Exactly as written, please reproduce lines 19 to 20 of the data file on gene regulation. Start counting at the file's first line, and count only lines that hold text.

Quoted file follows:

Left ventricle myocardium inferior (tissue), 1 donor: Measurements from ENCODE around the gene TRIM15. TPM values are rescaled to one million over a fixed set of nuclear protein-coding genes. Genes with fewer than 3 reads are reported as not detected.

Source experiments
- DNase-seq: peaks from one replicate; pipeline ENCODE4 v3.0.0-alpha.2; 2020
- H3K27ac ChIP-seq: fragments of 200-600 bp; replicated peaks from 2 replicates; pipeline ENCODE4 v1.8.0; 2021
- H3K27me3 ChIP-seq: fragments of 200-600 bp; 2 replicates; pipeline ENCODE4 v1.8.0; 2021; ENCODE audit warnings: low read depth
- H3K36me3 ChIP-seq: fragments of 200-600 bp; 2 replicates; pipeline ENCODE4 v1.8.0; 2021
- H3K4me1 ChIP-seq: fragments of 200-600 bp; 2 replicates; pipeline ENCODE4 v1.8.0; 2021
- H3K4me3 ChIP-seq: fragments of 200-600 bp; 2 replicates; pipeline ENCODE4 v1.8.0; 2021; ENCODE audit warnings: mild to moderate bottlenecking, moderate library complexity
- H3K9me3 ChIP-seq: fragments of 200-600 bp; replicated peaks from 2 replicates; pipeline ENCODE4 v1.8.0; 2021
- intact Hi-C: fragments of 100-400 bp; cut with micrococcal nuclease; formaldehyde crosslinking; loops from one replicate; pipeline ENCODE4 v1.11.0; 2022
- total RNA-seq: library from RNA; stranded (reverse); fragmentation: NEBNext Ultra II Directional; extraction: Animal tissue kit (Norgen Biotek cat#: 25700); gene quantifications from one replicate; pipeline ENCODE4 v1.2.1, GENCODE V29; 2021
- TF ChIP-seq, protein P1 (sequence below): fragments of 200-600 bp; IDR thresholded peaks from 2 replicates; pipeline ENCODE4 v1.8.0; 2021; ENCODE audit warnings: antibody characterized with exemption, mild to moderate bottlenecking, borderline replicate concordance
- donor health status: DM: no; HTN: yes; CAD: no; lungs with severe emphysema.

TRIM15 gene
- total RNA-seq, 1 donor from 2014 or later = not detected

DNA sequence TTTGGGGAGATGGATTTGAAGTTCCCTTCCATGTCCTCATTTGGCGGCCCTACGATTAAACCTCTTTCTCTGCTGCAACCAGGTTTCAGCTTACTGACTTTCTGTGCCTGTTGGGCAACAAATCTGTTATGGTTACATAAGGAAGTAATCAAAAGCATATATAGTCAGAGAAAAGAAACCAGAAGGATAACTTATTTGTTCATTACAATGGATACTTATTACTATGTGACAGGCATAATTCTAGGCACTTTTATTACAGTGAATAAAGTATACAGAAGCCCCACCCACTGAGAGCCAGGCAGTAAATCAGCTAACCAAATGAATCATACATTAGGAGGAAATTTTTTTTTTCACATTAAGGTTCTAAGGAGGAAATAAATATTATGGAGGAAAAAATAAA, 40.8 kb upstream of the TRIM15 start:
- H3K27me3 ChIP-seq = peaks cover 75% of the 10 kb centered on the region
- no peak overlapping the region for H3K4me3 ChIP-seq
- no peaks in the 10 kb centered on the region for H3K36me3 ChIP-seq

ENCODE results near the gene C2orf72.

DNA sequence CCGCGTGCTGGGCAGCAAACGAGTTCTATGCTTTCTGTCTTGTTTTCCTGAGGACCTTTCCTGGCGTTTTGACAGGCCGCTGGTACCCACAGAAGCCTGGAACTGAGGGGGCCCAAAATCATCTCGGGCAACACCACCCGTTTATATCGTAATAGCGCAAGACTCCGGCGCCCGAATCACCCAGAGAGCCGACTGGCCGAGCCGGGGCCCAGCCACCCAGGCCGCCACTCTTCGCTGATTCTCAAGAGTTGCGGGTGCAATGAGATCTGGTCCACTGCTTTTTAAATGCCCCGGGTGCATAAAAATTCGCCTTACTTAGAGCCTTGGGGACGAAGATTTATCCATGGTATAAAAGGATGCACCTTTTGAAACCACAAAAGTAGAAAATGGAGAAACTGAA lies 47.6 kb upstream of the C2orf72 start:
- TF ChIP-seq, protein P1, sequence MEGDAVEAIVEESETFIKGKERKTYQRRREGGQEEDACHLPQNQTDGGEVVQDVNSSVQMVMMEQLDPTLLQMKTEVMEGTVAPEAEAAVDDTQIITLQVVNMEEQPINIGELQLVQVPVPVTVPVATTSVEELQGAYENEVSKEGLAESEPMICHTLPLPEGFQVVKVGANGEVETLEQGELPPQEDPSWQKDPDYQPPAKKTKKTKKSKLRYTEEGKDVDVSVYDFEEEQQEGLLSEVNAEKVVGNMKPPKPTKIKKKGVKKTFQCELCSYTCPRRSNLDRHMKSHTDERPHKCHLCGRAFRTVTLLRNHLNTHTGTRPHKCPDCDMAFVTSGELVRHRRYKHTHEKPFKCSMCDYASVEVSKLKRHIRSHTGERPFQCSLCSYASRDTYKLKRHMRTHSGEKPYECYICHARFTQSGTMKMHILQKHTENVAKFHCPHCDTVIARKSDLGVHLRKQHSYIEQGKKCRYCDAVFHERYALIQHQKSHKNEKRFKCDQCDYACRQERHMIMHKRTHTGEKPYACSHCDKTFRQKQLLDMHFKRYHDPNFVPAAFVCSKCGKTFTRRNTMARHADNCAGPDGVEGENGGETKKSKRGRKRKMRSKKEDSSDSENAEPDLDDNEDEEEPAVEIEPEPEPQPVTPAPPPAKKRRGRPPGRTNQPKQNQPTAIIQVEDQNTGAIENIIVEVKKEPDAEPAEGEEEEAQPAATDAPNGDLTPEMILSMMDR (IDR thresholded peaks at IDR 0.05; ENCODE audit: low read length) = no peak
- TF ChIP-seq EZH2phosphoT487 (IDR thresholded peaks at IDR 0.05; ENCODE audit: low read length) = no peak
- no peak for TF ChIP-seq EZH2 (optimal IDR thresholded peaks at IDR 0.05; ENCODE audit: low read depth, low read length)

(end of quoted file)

- no peaks in the 10 kb centered on the region for H3K36me3 ChIP-seq

ENCODE results near the gene C2orf72.